Congratulations on the no contact order. I wouldn’t expect him to follow through on the treatment requirements unless there was something for him to gain that would offset the cost and irritation of complying.

      Are you printing out the FB threats? Keep copies with a trusted friend or family member. If you can prove a pattern of behavior then law enforcement might be able to help. You can request that officers drive by your house while on their regular patrol route, and depending on your local police, they might even be willing to accept a photo of him and/or his vehicle so they know what to watch out for. Make sure they have a copy of the new plan, and be sure to highlight the no contact part of it. That way if there is trouble and you have to call LE, they have a legal document to enforce if there is no existing restraining order.

      Best of luck to you!

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      • NoMoreWool says:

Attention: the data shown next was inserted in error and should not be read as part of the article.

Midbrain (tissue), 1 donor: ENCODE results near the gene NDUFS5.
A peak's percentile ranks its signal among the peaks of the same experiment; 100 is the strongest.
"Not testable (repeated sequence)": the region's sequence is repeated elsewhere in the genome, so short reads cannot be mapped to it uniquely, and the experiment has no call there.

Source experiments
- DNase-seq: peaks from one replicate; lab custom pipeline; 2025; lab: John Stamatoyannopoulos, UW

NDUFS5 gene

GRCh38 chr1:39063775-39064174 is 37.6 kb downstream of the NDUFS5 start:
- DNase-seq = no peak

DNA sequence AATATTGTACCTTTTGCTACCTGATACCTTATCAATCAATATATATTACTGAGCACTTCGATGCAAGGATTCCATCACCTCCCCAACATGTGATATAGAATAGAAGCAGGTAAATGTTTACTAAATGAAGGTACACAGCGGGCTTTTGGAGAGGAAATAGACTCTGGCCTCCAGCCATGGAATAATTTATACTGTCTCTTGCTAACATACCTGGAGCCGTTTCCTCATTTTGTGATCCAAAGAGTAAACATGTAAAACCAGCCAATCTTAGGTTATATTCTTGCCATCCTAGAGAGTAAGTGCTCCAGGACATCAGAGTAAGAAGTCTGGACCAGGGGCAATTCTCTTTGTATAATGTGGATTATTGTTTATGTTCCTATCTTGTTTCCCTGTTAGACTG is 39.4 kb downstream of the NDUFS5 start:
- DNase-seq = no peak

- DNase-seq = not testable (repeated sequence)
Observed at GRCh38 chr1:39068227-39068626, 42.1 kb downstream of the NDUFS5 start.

I forgot to mention to remove your personal FB information from the printouts in case he gets hold of them.

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        • nicoleamr says:

          Yes. I have made multiple copies he knows where my parents live because supervised visits were held there sometimes. So we never go over to visit. 🙁 It’s really sad that we can’t live freely because we don’t know what he will do. I deleted my fb and created a new one with a nick name so he won’t beable to find me. But I still worry, I never post anything personal just because I want to be careful. Thank you for your tips I did not even think about giving the police department a copy!


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  5. Sunnygal says:

    With psychopaths Sandra Brown thinks there should be legal and judicial training so that courts cooperate with what is realistic behavior for psychopaths and actively protect his victims and children. This would be a big improvement in our court system.

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  6. oldromanticem says:

    What would you recommend for me, as the non-custodial parent, spouse of a narcissistic sociopath who lied to the court that I was violent and suicidal (both not true, and I have family, friends, former employers, fellow church members, and even my children to back me up) to get a 5-year injunction against me and keep the children in his custody, just so that he wouldn’t have to pay child support? (One employer I worked for after the injunction was set wrote a letter to the judge, telling them what a wonderful nanny I made for her children, which surprised him.)